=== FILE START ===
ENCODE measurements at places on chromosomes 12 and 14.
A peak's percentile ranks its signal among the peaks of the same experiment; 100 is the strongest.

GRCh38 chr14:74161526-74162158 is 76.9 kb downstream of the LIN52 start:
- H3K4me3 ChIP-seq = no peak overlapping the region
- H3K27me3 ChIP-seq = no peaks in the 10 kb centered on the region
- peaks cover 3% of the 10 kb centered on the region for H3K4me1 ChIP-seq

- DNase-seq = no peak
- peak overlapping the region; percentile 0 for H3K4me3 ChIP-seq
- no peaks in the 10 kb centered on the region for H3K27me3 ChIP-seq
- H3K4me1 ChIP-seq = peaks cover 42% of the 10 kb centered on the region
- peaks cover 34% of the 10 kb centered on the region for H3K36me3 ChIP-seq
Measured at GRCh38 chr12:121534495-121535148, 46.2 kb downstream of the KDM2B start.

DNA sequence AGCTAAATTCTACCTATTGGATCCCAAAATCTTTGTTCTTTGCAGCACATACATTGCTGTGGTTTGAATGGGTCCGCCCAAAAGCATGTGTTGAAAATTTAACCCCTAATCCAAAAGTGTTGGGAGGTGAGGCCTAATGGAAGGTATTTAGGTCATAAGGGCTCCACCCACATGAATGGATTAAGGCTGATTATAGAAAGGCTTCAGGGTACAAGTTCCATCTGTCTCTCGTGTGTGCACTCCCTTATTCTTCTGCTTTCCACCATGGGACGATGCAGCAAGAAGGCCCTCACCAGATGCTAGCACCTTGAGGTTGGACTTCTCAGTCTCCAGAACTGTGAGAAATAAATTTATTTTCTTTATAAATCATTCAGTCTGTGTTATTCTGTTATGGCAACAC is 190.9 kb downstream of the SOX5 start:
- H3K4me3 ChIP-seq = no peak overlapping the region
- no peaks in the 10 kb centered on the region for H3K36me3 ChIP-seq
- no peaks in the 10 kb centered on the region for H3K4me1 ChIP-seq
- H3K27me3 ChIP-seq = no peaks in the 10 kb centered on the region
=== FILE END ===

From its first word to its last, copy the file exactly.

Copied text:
ENCODE measurements at places on chromosomes 12 and 14.
A peak's percentile ranks its signal among the peaks of the same experiment; 100 is the strongest.

GRCh38 chr14:74161526-74162158 is 76.9 kb downstream of the LIN52 start:
- H3K4me3 ChIP-seq = no peak overlapping the region
- H3K27me3 ChIP-seq = no peaks in the 10 kb centered on the region
- peaks cover 3% of the 10 kb centered on the region for H3K4me1 ChIP-seq

- DNase-seq = no peak
- peak overlapping the region; percentile 0 for H3K4me3 ChIP-seq
- no peaks in the 10 kb centered on the region for H3K27me3 ChIP-seq
- H3K4me1 ChIP-seq = peaks cover 42% of the 10 kb centered on the region
- peaks cover 34% of the 10 kb centered on the region for H3K36me3 ChIP-seq
Measured at GRCh38 chr12:121534495-121535148, 46.2 kb downstream of the KDM2B start.

DNA sequence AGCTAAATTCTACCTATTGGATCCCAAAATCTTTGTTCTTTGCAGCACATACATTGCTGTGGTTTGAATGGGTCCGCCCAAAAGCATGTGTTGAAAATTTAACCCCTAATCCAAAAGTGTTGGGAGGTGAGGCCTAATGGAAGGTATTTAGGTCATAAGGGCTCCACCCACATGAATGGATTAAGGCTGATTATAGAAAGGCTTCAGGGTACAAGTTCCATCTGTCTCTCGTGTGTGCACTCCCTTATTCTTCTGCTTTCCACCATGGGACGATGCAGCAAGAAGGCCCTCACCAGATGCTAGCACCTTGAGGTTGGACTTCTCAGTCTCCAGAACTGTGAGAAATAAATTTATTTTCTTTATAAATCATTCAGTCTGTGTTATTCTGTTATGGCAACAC is 190.9 kb downstream of the SOX5 start:
- H3K4me3 ChIP-seq = no peak overlapping the region
- no peaks in the 10 kb centered on the region for H3K36me3 ChIP-seq
- no peaks in the 10 kb centered on the region for H3K4me1 ChIP-seq
- H3K27me3 ChIP-seq = no peaks in the 10 kb centered on the region